"If I'm going to design a peacoat," said Joseph's newly minted menswear designer, Mark Thomas, ex- of Givenchy and Neil Barrett, "then it has to be the best around. After all, the shop purchases so many other brands' collections, mine has to stand out from the rest." For the non-U.K.-based, here's a bit of a tutorial: Joseph is one of London's iconic multibrand shops, known for its fierce edit of top designers and for its eponymous in-house women's and menswear collections. For the first time in its forty-year history, the company has hired a head of design for the men's collection, and Thomas was tapped. And for his inaugural collection, called "The Iconics," he had a simple goal: To remind customers of the brand's DNA of luxury. To do that, he worked with three themes (black/white, masculine/feminine, and Anglo/Franco) and four wardrobe mainstays (the peacoat, the jean jacket, the parka, and the jean).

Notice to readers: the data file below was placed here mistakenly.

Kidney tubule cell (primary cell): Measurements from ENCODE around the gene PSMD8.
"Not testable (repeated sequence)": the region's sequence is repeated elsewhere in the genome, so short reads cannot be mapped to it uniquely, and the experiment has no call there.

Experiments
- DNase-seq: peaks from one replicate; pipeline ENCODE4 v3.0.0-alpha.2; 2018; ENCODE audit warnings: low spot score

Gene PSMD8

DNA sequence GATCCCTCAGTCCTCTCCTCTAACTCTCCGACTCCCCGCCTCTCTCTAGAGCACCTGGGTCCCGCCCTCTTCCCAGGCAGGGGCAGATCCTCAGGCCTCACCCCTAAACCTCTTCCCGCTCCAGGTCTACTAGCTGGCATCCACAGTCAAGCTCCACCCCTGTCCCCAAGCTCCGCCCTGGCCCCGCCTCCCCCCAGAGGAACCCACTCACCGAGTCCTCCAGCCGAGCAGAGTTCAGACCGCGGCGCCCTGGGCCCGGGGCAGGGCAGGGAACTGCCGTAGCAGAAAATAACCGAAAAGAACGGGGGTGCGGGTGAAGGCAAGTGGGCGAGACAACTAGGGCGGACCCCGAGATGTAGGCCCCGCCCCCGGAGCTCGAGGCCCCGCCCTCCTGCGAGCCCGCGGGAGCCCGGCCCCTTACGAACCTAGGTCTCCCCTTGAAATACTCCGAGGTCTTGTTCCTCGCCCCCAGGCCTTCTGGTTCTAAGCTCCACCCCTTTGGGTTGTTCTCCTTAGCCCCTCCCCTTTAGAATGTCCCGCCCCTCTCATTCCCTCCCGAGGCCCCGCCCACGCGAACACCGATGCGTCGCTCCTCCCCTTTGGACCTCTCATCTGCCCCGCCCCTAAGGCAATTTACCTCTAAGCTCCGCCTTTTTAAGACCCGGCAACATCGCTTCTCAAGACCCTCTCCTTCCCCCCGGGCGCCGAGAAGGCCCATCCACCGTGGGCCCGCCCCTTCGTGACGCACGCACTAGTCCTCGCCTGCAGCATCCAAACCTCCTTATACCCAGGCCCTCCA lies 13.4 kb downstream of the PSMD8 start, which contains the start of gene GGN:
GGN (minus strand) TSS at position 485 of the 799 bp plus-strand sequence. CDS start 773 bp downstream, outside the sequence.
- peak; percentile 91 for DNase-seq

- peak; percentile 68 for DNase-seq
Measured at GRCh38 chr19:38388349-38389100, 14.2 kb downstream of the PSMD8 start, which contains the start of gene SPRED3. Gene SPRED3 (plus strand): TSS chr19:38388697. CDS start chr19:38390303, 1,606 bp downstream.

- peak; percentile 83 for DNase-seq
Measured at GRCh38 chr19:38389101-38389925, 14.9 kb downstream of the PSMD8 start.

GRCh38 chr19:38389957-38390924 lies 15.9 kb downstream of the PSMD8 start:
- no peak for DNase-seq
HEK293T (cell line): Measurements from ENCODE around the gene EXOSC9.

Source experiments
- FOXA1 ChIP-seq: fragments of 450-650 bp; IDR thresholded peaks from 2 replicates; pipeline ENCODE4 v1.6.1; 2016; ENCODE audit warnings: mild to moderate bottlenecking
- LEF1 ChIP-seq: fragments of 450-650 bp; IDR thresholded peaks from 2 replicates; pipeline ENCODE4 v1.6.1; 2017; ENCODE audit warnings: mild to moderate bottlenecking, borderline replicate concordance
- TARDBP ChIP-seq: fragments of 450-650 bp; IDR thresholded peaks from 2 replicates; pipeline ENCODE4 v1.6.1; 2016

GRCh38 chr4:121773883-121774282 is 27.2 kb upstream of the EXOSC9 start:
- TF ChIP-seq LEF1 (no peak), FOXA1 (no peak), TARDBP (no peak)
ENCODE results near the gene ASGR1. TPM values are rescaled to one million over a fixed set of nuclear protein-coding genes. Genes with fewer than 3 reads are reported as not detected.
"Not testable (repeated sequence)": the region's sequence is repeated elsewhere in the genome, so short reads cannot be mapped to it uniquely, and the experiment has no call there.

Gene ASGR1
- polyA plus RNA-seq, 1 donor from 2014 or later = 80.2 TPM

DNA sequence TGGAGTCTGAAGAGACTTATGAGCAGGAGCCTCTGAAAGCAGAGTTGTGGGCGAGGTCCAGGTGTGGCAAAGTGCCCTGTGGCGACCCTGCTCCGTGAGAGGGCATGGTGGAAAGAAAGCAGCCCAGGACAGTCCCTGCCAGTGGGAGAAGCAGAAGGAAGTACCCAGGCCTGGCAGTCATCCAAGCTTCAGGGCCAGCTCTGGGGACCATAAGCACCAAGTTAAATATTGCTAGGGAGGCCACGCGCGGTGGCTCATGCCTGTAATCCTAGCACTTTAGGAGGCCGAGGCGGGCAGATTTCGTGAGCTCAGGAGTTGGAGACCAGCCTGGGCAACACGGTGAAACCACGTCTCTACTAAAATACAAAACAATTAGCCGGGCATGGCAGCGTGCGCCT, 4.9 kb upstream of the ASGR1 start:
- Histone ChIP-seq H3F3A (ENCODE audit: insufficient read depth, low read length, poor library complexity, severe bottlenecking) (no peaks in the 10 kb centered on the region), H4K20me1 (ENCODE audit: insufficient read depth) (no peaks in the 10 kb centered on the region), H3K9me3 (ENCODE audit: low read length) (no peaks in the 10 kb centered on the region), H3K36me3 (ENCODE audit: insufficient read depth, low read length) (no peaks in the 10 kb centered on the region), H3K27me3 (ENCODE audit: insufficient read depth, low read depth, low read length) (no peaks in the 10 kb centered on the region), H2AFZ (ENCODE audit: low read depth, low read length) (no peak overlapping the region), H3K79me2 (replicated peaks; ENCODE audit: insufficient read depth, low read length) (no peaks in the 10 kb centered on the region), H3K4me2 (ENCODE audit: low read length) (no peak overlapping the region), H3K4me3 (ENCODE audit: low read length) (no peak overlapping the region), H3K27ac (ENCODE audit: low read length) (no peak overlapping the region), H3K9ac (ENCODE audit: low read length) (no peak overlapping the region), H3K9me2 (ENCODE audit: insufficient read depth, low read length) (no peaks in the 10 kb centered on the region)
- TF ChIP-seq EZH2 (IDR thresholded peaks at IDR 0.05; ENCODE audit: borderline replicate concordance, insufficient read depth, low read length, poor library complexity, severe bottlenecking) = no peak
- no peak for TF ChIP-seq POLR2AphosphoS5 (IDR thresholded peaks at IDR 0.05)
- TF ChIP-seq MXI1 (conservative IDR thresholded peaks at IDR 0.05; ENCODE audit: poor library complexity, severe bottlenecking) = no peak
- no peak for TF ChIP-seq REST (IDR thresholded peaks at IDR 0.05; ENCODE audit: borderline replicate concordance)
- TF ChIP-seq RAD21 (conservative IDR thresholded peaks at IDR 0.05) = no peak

"I wanted to combine London youth culture of skinheads and mods with an elegant, sophisticated French aesthetic," Thomas said. "My guiding lights were fabric, cut, and fit." To prove his point, Thomas created a luxurious double-face cashmere cargo jacket—effectively kicking the ordinary khaki parka to the curb. The "jean" jacket was not denim at all, but a butter-soft calfskin, while a slightly menacing "donkey jacket" had bonded leather in the back. "The donkey jacket," Thomas explained, "used to be worn by garbage men—the leather was to protect their coat when they slung the garbage bags around their shoulders." A Prince of Wales checked suit had skewed patterns, adding interest to an otherwise classic pattern. Shorter pant lengths, meanwhile, were evocative of the Thatcher-era skinheads. The collection's standout piece was a wool bomber jacket with the subtle buffalo check.